WHAT WE DID | WORKSHOPS
Our workshops took place in South West Cornwall and the West Midlands. Together with our collaborators we ran a series of twenty one-day workshops in each location. These were organised into eight sets of five sessions. They were designed to mimic the lifecycle of clothing, from making fibre to producing and consuming garments. The workshops offered participants the opportunity to interrogate, reconsider and reimagine their relationship with clothes by gaining first-hand experience of some of the processes, skills and techniques involved in making clothing, while learning about the environmental effects of the fashion industry. Workshops followed iterative themes:
Fluff to Fibre
All cloth begins life as a raw material. The Fluff to Fibre workshops enabled participants to engage with some of the processes involved as wool is transformed into fabric. It began literally off the sheep’s back with a tour of the Launceston-based wool mill, The Natural fibre Company, which is owned by Sue Blacker of Blacker Yarns. She gave us a guided tour and explained how fleece is sorted, graded then mechanically washed, carded, combed, spun and dyed to produce beautiful yarns. Participants also got the change to engage in hands-on activities through learning to spin, weaving and dyeing thread with natural dyes. Audrey and Bob Durrant of Hawthorn Fibres then demonstrated hand-spinning using wheels and drop-spindles. Participants tried their hand at ‘teasing’, ‘carding’ and ‘rolling’ the raw fleece into the ‘rolags’ to hand-fed to the wheel or spindle. They then experimented with preparing, extracting and fixing natural dyes with Irene Griffin. Metal salts (‘mordants’) were used to bond the colours to the fibres. Differing hues were achieved by combining metal salt, fibre and fixing in various ways. The workshop series ended with the Durrants returning to deliver weaving workshops using basic, rigid heddle, four shaft table looms, which they had set up (pre-warped) for ease of use. There was general surprise at the number of processes required to create thread and construct cloth. The group dyed some natural cream wool from the mill and wove it into a single piece of cloth which was sent to project co-participants in the West Midlands who embellished the cloth with crocheted flowers, turning it into a beautiful clutch/shoulder bag.
“It was great in terms of knowledge and understanding, all the process behind how clothes are made and, in particular, I think it makes me really understand why some clothing is so expensive. Now that I know the work behind it, I think they are not expensive enough, to be honest.”
S4S project participant
Knitwear and textile designer Pat Dillon assisted by Jack Roberts facilitated this set of workshops, which were hosted by project partner The Hive, Shrewsbury. Inspired by Amy Twigger Holroyd’s conceptual knitting methods, Pat helped participants explore new ways to creatively upcycle, repurpose, up-date and extend the life of unused knitted garments. Pat devised a three-part method for the sessions which proved so successful that we employed it for subsequent workshops. This involved:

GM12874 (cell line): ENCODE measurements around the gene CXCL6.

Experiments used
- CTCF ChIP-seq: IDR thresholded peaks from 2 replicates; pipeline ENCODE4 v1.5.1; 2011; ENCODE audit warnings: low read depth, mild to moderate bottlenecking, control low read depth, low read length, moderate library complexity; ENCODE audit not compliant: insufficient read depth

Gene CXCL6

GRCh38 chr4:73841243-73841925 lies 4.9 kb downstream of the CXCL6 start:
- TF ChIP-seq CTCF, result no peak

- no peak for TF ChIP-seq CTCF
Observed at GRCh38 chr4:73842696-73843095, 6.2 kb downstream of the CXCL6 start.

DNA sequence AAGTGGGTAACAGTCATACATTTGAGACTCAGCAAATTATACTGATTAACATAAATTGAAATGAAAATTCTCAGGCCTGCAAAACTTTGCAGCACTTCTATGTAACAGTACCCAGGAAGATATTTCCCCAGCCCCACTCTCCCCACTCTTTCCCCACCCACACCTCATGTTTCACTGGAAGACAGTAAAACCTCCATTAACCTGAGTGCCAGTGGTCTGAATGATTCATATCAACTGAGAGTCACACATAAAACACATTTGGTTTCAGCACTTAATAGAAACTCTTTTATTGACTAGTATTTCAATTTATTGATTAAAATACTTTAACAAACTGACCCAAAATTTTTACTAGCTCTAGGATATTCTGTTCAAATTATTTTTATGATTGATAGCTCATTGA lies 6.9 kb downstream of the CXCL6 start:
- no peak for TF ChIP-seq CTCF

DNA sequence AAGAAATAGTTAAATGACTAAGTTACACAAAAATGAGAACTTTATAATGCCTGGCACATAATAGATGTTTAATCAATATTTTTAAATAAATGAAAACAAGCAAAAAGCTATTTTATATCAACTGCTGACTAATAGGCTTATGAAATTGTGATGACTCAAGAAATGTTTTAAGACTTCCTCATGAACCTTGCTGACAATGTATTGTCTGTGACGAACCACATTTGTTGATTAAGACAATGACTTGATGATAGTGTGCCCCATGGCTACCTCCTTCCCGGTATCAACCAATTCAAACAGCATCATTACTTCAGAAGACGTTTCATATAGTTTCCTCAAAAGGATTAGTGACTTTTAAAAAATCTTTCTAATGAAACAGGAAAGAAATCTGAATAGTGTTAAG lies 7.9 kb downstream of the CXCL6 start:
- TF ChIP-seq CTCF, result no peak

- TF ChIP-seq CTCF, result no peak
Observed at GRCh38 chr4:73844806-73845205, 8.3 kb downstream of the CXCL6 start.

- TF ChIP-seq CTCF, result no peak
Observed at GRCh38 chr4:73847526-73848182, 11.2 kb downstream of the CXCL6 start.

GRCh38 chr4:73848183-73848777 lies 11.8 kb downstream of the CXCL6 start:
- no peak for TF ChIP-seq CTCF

1 Ice-breaker activity
2 Skills sharing
3 Creative project.
The group brought a range of expertise and began by knitting simple squares to help them develop their own ‘stitch vocabulary’ and ‘knit syntax’. Skills included: Swiss darning, stitch-hacking, felting, crochet, adding pockets, plaquettes and ‘cardiganising’ (transforming a jumper into a cardigan). As a designer, Pat introduced the group to design thinking and encouraged them to use their ‘clothing diaries’ for idea development.
Towards Zero Waste
This workshop series focused on the complex environmental and social issues in which fashion and textiles industries, retailers and consumers are embroiled. The group watched ‘The True Cost’, a documentary that exposes the dark side of the fashion and textiles sector, highlighting social, economic, environmental and ethical damage of fast fashion including abuse of garment workers’ rights and the damage caused by pollution, over-production and waste.
The film provoked a strong response in the group who resolved to co-create a ‘project charter’, a series of ideas about how to encourage pro-environmental consumer behaviour change. This was based on the central underpinning theme of our enquiry into shaping a sustainable fashion sensibility: how we think, feel and act about clothing. Feeling the need to craft and make, workshop facilitator Anya Barbieri introduced participants to some stitching and knitting activities at the Poly arts centre, Falmouth.
The group were mixed ability, mostly beginners, and those more skilled helped others learn how to ‘cast on’, ‘cast off’ and knit plain and purl stitches. Taking advantage of the fine spring weather, they moved to Kimberley Park; it’s always good to knit in public! A film screening of the documentary ‘Unravel’ provoked discussion about the problematic consequences of charity clothes donations and the damage to local economies in South Asia. It inspired a visit to local charity shops to source used knitwear to unravel and, applying newly learnt skills to reclaim and re-use the yarn. The resulting set of knitted triangles were sent to West Midlands participants as a second set of ‘collaborative artefacts’, promoting reciprocity and material connections between the groups.
“I don’t want to destroy the entire fashion industry by telling everyone not to ever buy anything new because it’s a vital industry that employs lots of people and it is important but if we just think a bit more and maybe step away from fast fashion to that slower fashion, and think a bit more when we add to our wardrobes, you know, think ‘do we really need it’?”
(S4S project participant)
Vintage Pattern Cutting